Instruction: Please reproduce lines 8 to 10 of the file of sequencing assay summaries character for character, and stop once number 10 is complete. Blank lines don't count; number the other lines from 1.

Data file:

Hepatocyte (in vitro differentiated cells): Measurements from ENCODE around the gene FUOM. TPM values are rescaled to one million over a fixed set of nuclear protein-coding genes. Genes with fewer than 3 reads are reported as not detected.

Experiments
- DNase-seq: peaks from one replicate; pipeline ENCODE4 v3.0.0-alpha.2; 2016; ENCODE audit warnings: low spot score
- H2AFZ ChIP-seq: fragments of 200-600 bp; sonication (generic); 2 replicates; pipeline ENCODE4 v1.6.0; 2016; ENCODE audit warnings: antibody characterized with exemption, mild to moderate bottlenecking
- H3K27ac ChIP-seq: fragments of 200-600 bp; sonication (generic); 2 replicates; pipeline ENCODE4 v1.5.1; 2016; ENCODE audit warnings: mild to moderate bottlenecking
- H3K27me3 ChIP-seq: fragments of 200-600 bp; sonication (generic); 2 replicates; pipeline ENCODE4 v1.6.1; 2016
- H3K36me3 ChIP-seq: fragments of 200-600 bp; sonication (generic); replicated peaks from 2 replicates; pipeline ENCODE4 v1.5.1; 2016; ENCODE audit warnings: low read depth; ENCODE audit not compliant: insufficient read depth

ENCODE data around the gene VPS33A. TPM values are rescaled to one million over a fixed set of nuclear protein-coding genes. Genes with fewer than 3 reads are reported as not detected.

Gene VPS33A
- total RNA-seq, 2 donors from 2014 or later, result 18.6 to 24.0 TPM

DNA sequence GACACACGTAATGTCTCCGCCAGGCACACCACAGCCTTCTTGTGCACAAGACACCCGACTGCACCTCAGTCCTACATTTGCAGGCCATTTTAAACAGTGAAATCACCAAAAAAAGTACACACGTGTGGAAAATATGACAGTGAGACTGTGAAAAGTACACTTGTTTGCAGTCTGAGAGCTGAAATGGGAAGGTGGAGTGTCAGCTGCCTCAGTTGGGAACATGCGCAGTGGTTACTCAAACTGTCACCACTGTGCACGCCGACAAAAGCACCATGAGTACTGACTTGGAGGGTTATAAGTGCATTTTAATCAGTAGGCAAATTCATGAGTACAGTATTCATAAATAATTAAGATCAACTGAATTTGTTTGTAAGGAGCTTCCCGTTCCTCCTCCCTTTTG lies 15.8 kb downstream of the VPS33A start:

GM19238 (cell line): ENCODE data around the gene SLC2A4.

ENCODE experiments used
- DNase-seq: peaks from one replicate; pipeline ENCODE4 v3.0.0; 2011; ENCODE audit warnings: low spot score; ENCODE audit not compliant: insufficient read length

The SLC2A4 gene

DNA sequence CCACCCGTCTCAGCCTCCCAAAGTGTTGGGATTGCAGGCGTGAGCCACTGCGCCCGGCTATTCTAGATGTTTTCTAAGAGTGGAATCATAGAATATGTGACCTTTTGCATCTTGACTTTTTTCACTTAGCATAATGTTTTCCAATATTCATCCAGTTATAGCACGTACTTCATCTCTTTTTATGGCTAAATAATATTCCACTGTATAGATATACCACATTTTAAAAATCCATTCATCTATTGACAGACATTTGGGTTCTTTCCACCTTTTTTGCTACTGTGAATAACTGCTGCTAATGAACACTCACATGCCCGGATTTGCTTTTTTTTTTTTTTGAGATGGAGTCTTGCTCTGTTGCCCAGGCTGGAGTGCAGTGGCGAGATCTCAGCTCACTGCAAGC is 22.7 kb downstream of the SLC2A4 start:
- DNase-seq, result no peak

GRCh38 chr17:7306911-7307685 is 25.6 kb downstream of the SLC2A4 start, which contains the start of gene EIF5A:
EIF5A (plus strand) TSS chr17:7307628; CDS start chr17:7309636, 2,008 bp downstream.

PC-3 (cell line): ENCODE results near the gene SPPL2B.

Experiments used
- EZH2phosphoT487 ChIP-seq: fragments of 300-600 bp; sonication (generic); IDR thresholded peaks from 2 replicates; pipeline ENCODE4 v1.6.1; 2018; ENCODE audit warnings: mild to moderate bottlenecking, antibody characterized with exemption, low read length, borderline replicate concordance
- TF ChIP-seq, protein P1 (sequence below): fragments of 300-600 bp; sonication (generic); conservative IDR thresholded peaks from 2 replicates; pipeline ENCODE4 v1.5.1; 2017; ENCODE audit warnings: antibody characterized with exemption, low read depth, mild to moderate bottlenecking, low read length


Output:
ENCODE data around the gene VPS33A. TPM values are rescaled to one million over a fixed set of nuclear protein-coding genes. Genes with fewer than 3 reads are reported as not detected.

Gene VPS33A
- total RNA-seq, 2 donors from 2014 or later, result 18.6 to 24.0 TPM